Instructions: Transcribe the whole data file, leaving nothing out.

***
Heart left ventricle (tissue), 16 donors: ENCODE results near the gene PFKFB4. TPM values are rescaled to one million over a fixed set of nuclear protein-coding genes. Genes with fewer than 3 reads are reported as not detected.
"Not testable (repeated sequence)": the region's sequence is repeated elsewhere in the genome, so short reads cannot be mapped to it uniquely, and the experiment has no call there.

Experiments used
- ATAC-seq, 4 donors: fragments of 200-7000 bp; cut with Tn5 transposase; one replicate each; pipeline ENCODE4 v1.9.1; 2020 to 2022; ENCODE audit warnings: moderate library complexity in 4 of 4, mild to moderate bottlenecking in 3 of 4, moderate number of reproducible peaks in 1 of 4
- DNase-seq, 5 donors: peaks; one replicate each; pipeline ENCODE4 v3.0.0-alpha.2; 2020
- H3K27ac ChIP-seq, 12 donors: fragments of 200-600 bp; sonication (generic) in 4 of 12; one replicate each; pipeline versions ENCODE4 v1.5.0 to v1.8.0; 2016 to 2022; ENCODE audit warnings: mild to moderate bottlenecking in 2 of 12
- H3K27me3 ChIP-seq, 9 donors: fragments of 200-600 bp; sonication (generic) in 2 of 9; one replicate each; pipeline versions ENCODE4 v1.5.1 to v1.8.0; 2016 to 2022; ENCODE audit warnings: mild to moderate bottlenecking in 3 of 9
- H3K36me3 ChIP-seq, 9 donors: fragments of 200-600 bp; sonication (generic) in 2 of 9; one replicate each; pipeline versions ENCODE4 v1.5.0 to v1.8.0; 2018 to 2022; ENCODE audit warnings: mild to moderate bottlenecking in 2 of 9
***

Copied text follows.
Heart left ventricle (tissue), 16 donors: ENCODE results near the gene PFKFB4. TPM values are rescaled to one million over a fixed set of nuclear protein-coding genes. Genes with fewer than 3 reads are reported as not detected.
"Not testable (repeated sequence)": the region's sequence is repeated elsewhere in the genome, so short reads cannot be mapped to it uniquely, and the experiment has no call there.

Experiments used
- ATAC-seq, 4 donors: fragments of 200-7000 bp; cut with Tn5 transposase; one replicate each; pipeline ENCODE4 v1.9.1; 2020 to 2022; ENCODE audit warnings: moderate library complexity in 4 of 4, mild to moderate bottlenecking in 3 of 4, moderate number of reproducible peaks in 1 of 4
- DNase-seq, 5 donors: peaks; one replicate each; pipeline ENCODE4 v3.0.0-alpha.2; 2020
- H3K27ac ChIP-seq, 12 donors: fragments of 200-600 bp; sonication (generic) in 4 of 12; one replicate each; pipeline versions ENCODE4 v1.5.0 to v1.8.0; 2016 to 2022; ENCODE audit warnings: mild to moderate bottlenecking in 2 of 12
- H3K27me3 ChIP-seq, 9 donors: fragments of 200-600 bp; sonication (generic) in 2 of 9; one replicate each; pipeline versions ENCODE4 v1.5.1 to v1.8.0; 2016 to 2022; ENCODE audit warnings: mild to moderate bottlenecking in 3 of 9
- H3K36me3 ChIP-seq, 9 donors: fragments of 200-600 bp; sonication (generic) in 2 of 9; one replicate each; pipeline versions ENCODE4 v1.5.0 to v1.8.0; 2018 to 2022; ENCODE audit warnings: mild to moderate bottlenecking in 2 of 9